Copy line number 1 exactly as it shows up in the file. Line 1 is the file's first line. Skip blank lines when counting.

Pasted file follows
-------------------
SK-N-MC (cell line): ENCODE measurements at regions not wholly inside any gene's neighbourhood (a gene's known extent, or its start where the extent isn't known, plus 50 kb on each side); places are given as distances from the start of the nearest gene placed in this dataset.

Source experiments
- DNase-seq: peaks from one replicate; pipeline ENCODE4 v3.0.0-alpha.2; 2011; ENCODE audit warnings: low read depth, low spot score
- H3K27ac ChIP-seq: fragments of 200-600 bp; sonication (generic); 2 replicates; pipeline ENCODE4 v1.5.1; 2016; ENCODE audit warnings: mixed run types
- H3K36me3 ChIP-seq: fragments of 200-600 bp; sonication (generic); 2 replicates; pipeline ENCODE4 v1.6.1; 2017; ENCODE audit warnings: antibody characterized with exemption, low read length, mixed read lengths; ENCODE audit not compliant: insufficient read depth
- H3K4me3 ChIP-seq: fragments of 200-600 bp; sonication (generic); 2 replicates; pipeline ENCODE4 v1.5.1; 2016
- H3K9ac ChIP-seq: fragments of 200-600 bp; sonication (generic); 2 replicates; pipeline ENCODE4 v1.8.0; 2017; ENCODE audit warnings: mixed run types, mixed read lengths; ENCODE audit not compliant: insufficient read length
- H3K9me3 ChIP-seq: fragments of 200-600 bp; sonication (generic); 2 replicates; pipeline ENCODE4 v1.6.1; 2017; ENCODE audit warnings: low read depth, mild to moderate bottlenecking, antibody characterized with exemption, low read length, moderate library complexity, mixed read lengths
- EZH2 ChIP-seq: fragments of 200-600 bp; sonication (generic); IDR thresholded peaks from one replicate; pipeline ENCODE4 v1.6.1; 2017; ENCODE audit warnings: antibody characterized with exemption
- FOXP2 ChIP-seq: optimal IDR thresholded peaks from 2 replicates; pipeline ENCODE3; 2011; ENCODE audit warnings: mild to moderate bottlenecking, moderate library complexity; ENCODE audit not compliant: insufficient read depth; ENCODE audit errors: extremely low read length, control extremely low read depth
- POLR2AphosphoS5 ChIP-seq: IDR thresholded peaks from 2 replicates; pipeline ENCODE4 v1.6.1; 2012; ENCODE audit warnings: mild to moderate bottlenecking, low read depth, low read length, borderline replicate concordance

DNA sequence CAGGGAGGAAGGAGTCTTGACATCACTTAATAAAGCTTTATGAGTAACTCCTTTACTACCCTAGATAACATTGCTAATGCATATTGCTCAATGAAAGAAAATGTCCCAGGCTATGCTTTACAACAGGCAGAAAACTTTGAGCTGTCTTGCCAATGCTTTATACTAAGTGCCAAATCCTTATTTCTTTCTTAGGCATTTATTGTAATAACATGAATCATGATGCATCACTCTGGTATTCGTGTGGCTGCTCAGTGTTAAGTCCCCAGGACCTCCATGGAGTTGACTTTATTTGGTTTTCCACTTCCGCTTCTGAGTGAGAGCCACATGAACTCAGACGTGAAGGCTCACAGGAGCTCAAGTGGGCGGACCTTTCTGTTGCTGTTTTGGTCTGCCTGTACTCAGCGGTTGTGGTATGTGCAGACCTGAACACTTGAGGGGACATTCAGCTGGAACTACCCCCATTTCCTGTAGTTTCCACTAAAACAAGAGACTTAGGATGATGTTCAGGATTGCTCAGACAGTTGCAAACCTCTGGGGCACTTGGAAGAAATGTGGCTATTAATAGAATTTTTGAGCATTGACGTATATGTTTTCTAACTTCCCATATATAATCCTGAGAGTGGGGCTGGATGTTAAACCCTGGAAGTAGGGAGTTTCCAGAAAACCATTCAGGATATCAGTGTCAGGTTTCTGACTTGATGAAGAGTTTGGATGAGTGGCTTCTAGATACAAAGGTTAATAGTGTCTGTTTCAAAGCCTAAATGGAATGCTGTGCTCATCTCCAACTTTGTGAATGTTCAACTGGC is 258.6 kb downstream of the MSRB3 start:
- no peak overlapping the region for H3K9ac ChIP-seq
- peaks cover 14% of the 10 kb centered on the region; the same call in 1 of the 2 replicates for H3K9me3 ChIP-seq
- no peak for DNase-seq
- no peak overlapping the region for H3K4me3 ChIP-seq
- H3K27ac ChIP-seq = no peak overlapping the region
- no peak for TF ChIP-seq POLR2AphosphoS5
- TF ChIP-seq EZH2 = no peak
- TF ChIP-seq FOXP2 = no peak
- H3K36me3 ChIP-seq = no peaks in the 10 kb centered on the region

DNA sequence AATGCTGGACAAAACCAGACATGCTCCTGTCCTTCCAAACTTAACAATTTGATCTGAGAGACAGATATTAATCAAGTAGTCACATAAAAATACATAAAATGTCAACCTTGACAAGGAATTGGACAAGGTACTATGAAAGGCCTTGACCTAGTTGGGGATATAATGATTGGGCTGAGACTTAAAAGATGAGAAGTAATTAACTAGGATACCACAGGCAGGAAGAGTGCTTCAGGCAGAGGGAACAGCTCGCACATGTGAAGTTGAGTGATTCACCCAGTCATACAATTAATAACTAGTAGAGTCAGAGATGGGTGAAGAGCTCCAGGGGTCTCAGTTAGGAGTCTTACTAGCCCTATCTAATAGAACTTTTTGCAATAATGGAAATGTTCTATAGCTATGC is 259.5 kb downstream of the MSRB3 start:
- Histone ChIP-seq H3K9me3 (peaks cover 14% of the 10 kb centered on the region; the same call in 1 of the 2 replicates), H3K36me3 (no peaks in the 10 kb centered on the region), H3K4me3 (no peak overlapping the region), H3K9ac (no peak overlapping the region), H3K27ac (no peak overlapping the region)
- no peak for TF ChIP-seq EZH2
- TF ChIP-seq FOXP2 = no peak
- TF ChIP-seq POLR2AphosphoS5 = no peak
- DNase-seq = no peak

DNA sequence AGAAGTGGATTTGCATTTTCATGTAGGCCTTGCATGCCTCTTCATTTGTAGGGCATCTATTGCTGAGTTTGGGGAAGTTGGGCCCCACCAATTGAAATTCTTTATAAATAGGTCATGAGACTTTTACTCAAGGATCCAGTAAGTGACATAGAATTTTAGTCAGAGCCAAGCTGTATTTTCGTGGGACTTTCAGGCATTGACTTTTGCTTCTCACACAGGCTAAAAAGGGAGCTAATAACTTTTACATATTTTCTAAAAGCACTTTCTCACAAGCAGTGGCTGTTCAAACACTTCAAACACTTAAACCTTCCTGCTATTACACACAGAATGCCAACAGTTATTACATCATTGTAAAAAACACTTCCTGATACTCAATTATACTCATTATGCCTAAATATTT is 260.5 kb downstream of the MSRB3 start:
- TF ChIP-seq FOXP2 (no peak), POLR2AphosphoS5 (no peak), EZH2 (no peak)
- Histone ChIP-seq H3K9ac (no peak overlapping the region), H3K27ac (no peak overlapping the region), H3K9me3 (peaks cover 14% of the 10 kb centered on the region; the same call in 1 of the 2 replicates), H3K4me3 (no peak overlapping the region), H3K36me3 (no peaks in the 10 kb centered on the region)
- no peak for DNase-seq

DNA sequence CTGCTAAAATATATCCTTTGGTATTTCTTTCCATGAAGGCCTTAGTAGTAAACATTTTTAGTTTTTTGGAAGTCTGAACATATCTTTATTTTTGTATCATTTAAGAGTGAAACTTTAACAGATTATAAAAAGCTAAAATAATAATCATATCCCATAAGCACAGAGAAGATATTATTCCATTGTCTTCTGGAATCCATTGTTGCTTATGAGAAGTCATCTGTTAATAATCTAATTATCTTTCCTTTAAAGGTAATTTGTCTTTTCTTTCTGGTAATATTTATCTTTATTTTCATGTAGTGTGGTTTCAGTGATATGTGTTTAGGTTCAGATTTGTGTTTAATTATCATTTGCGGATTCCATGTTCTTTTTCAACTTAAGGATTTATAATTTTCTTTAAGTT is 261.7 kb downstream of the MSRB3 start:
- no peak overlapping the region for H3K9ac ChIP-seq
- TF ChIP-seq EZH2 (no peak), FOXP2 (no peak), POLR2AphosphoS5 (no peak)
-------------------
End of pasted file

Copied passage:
SK-N-MC (cell line): ENCODE measurements at regions not wholly inside any gene's neighbourhood (a gene's known extent, or its start where the extent isn't known, plus 50 kb on each side); places are given as distances from the start of the nearest gene placed in this dataset.